The SCR's engine is torque-biased, with 55.3hp and 53.6lbft. There's no point revving it much. Peak power is at 5,500rpm and there's no rev counter to tell you when you get there anyway.

Instead you change up to keep it in the low-down zone of happy torque, and lazily chuck it through corners in third gear.

The centre of gravity feels low, so despite the weight it tips into bends easily, and there's enough ground clearance to maintain good pace.

The pegs will touch down long before a knee, unless you're going for a hang-off award or have fallen off altogether.

But it's all good fun. Ground-away hero blobs of course simply indicate that you are a hero. Why else would they be called that?

Overtaking cars requires a bit of planning. It's a matter of opening the throttle, waiting for something to happen and then remembering nothing is going to until you change up, as the window of opportunity shrinks before your eyes.

But you'd adjust to that.

The brakes are competent, with enough feel and power from the single front disc, and ABS is of course standard.

Sometimes it went into neutral instead of second and the shape of the gear selector meant I sometimes hooked my foot under its curved arm, which was uncomfortable. I had to move my foot further out along the peg to avoid it. Normally I'd have my foot as close to the bike as possible.

Also, the air-box sticks out quite a lot on the right-hand side, between the two cylinders, and my knee was against it when sitting.

I'd swap that for an induction scoop, perhaps in chrome or matt black. How good would that look?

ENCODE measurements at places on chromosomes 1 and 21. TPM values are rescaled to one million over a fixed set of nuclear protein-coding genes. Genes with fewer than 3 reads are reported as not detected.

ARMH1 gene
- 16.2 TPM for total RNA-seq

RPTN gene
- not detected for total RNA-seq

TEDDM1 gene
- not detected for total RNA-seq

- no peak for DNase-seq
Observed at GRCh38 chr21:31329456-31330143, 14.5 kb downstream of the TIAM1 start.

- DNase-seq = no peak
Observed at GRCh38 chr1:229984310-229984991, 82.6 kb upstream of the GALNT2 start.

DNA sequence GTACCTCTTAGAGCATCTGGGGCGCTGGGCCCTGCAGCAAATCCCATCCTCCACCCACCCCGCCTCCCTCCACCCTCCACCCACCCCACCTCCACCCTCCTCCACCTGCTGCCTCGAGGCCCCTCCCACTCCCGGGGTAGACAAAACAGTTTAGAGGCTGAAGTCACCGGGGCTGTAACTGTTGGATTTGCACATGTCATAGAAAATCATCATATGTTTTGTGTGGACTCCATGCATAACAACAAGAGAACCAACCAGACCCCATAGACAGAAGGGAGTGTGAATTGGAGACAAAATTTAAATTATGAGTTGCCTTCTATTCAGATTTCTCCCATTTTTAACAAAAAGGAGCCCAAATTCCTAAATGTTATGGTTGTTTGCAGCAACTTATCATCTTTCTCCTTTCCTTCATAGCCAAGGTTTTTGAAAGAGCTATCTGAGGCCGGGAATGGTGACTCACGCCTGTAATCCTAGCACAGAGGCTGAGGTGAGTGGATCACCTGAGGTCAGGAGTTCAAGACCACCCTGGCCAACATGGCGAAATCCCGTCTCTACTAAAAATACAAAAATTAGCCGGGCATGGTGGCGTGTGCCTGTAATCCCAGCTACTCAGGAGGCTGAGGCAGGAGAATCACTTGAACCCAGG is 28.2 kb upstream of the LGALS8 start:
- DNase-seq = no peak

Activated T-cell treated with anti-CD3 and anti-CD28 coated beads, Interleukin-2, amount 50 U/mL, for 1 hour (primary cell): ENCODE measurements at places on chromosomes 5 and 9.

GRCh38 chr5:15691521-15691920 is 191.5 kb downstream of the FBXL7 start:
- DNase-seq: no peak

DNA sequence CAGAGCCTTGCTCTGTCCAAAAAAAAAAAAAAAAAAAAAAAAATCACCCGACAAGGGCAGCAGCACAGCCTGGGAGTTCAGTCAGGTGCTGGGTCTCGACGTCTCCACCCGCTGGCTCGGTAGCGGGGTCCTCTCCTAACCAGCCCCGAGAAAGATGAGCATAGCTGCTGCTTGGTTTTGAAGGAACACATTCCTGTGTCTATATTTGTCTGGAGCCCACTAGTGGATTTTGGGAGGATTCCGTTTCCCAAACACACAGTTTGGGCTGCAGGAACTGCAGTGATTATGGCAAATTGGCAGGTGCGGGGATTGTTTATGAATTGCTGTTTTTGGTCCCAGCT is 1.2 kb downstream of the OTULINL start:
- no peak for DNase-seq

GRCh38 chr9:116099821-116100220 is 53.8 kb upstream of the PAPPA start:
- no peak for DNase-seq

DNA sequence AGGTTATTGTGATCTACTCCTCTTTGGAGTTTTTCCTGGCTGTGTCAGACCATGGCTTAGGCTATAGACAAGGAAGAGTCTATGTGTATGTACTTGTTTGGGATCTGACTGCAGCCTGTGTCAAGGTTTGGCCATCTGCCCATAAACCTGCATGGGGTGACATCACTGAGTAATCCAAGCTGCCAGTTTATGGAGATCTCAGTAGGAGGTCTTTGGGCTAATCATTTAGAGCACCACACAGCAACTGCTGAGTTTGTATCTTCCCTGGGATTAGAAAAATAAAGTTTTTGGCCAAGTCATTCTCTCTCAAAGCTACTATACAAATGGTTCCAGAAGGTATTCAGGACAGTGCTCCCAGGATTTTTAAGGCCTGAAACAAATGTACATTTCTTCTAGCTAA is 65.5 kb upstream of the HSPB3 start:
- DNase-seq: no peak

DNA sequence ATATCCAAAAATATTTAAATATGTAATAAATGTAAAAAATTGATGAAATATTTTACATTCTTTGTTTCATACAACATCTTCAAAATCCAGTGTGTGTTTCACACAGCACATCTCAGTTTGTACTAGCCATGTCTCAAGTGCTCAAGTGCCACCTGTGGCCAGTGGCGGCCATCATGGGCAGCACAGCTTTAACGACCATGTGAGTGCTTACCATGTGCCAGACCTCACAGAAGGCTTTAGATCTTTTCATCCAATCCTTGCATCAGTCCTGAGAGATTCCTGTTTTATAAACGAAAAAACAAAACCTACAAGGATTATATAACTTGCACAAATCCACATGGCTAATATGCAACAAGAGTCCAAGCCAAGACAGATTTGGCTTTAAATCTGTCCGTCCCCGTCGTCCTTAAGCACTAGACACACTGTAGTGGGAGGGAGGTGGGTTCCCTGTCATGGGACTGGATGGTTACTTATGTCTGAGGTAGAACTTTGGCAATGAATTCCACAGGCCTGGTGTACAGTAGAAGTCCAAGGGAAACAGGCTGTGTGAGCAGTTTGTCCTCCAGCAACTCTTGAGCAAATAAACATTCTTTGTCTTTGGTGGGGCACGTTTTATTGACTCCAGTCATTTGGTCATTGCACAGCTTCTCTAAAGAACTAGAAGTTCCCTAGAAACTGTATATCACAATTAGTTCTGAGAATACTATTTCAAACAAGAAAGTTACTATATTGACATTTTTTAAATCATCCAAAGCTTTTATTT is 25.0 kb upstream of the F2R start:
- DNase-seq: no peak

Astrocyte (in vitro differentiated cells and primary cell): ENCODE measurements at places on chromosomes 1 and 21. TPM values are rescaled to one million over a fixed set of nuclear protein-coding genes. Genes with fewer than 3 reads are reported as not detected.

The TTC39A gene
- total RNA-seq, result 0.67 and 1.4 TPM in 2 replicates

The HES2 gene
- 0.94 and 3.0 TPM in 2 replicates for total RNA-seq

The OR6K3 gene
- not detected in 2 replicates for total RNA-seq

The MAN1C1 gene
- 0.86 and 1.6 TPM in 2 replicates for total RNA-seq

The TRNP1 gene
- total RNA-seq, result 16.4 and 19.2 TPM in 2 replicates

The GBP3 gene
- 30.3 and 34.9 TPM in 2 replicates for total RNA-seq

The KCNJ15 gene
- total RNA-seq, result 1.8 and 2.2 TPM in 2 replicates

That's the point of the SCR950. I warmed to it off and on road but I enjoyed it as much for what it is as how it performs.

It's no Ducati Scrambler. That makes about 20hp more, weighs significantly less and has an engine which isn't so bottom-end-biased.

But it looks closer to a genuine custom bike than the Ducati, and aren’t custom bikes the inspiration of this whole retro bike class.

If I had one, I wouldn't take it off road. I'd just happily make my way around on it, do the London commute and perhaps occasionally stop at the trendy Bike Shed café in Shoreditch, where I'd sit back and look at it.

The Ducati starts from about a grand cheaper than the SCR, which costs £8,499, £300 more than the XV, so I might have to have water instead of lattes.  

Model tested: Yamaha SCR950

Price: £8,499

Specifications straight from Yamaha

Engine type: 4-stroke, 4-valves, SOHC, air-cooled, V-type 2-cylinder Displacement 942cc Bore x stroke 85.0 mm x 83.0 mm

Compression ratio: 9.0 : 1 Maximum power 38.3 kW (52.1PS) @ 5,500 rpm

Maximum Torque: 79.5 Nm (8.1 kg-m) @ 3,000 rpm

Lubrication system: Wet sump

Clutch Type: Wet, Multiple Disc

Carburettor: Fuel Injection

Ignition system: TCI

Starter system: Electric Transmission system Constant Mesh, 5-speed

Final transmission: Belt


Frame: Double cradle Front suspension system Telescopic forks, Ø 41 mm Front travel 135 mm

Caster Angle: 29º

Trail: 130 mm Rear suspension system Swingarm Rear Travel 110 mm Front brake Hydraulic single disc, Ø 298 mm

Rear brake: Hydraulic single disc, Ø 298 mm

Front tyre: 100/90-19M/C 57H

Rear tyre: 140/80R17M/C 69H


Overall length: 2,255 mm

Overall width: 895 mm Overall height 1,170 mm Seat height 830 mm

Wheel base: 1,575 mm

Minimum ground clearance: 145 mm

Wet weight: (including full oil and fuel tank) 252 kg

Fuel tank capacity: 13 litres Oil tank capacity 4.3 litres


Emission standard: EU4 compliant